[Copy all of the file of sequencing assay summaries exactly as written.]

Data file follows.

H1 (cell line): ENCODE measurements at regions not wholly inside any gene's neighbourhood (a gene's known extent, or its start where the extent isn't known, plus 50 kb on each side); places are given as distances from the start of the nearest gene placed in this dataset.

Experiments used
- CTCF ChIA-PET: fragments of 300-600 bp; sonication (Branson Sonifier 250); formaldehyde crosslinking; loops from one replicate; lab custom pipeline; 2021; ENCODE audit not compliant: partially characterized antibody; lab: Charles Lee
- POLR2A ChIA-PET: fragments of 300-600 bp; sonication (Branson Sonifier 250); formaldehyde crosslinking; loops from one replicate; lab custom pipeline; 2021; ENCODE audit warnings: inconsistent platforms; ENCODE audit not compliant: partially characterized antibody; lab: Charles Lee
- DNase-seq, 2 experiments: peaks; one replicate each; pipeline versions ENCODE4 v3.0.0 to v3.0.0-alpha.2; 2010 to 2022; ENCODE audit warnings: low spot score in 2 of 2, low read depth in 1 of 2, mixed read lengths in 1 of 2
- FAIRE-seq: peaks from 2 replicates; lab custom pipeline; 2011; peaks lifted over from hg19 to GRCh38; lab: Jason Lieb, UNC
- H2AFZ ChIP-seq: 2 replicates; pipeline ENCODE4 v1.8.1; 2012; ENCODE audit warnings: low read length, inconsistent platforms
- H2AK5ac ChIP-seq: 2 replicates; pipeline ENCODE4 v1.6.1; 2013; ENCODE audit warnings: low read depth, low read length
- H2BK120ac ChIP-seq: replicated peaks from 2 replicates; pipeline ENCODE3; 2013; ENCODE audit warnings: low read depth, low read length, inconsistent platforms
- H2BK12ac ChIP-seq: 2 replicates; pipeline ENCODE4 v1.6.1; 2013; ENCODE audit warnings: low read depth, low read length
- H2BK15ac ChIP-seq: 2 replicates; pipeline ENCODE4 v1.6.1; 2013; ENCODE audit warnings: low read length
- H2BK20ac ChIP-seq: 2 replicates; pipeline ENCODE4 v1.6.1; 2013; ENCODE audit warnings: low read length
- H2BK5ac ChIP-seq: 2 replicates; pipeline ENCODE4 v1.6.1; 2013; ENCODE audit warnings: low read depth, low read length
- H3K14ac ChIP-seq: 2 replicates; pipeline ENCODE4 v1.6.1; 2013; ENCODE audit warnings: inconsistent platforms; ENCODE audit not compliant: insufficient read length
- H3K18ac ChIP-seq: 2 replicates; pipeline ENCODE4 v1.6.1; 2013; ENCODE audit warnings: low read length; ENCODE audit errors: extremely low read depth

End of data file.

H1 (cell line): ENCODE measurements at regions not wholly inside any gene's neighbourhood (a gene's known extent, or its start where the extent isn't known, plus 50 kb on each side); places are given as distances from the start of the nearest gene placed in this dataset.

Experiments used
- CTCF ChIA-PET: fragments of 300-600 bp; sonication (Branson Sonifier 250); formaldehyde crosslinking; loops from one replicate; lab custom pipeline; 2021; ENCODE audit not compliant: partially characterized antibody; lab: Charles Lee
- POLR2A ChIA-PET: fragments of 300-600 bp; sonication (Branson Sonifier 250); formaldehyde crosslinking; loops from one replicate; lab custom pipeline; 2021; ENCODE audit warnings: inconsistent platforms; ENCODE audit not compliant: partially characterized antibody; lab: Charles Lee
- DNase-seq, 2 experiments: peaks; one replicate each; pipeline versions ENCODE4 v3.0.0 to v3.0.0-alpha.2; 2010 to 2022; ENCODE audit warnings: low spot score in 2 of 2, low read depth in 1 of 2, mixed read lengths in 1 of 2
- FAIRE-seq: peaks from 2 replicates; lab custom pipeline; 2011; peaks lifted over from hg19 to GRCh38; lab: Jason Lieb, UNC
- H2AFZ ChIP-seq: 2 replicates; pipeline ENCODE4 v1.8.1; 2012; ENCODE audit warnings: low read length, inconsistent platforms
- H2AK5ac ChIP-seq: 2 replicates; pipeline ENCODE4 v1.6.1; 2013; ENCODE audit warnings: low read depth, low read length
- H2BK120ac ChIP-seq: replicated peaks from 2 replicates; pipeline ENCODE3; 2013; ENCODE audit warnings: low read depth, low read length, inconsistent platforms
- H2BK12ac ChIP-seq: 2 replicates; pipeline ENCODE4 v1.6.1; 2013; ENCODE audit warnings: low read depth, low read length
- H2BK15ac ChIP-seq: 2 replicates; pipeline ENCODE4 v1.6.1; 2013; ENCODE audit warnings: low read length
- H2BK20ac ChIP-seq: 2 replicates; pipeline ENCODE4 v1.6.1; 2013; ENCODE audit warnings: low read length
- H2BK5ac ChIP-seq: 2 replicates; pipeline ENCODE4 v1.6.1; 2013; ENCODE audit warnings: low read depth, low read length
- H3K14ac ChIP-seq: 2 replicates; pipeline ENCODE4 v1.6.1; 2013; ENCODE audit warnings: inconsistent platforms; ENCODE audit not compliant: insufficient read length
- H3K18ac ChIP-seq: 2 replicates; pipeline ENCODE4 v1.6.1; 2013; ENCODE audit warnings: low read length; ENCODE audit errors: extremely low read depth